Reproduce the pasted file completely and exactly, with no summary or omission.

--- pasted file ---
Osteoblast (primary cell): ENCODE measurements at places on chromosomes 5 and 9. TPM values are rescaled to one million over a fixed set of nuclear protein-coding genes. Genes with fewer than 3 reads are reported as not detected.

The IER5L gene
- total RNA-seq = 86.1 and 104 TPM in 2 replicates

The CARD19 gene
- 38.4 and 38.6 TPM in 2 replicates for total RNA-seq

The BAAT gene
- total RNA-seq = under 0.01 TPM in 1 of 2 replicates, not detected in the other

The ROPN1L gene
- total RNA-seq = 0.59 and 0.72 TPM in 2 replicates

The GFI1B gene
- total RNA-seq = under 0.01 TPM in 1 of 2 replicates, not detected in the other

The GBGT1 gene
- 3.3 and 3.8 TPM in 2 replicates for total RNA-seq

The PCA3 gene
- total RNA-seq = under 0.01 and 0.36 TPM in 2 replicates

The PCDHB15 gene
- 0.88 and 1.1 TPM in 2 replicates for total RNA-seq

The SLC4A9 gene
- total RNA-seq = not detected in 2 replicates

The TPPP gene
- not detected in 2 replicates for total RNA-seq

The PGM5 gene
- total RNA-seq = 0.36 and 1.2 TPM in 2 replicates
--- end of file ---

Osteoblast (primary cell): ENCODE measurements at places on chromosomes 5 and 9. TPM values are rescaled to one million over a fixed set of nuclear protein-coding genes. Genes with fewer than 3 reads are reported as not detected.

The IER5L gene
- total RNA-seq = 86.1 and 104 TPM in 2 replicates

The CARD19 gene
- 38.4 and 38.6 TPM in 2 replicates for total RNA-seq

The BAAT gene
- total RNA-seq = under 0.01 TPM in 1 of 2 replicates, not detected in the other

The ROPN1L gene
- total RNA-seq = 0.59 and 0.72 TPM in 2 replicates

The GFI1B gene
- total RNA-seq = under 0.01 TPM in 1 of 2 replicates, not detected in the other

The GBGT1 gene
- 3.3 and 3.8 TPM in 2 replicates for total RNA-seq

The PCA3 gene
- total RNA-seq = under 0.01 and 0.36 TPM in 2 replicates

The PCDHB15 gene
- 0.88 and 1.1 TPM in 2 replicates for total RNA-seq

The SLC4A9 gene
- total RNA-seq = not detected in 2 replicates

The TPPP gene
- not detected in 2 replicates for total RNA-seq

The PGM5 gene
- total RNA-seq = 0.36 and 1.2 TPM in 2 replicates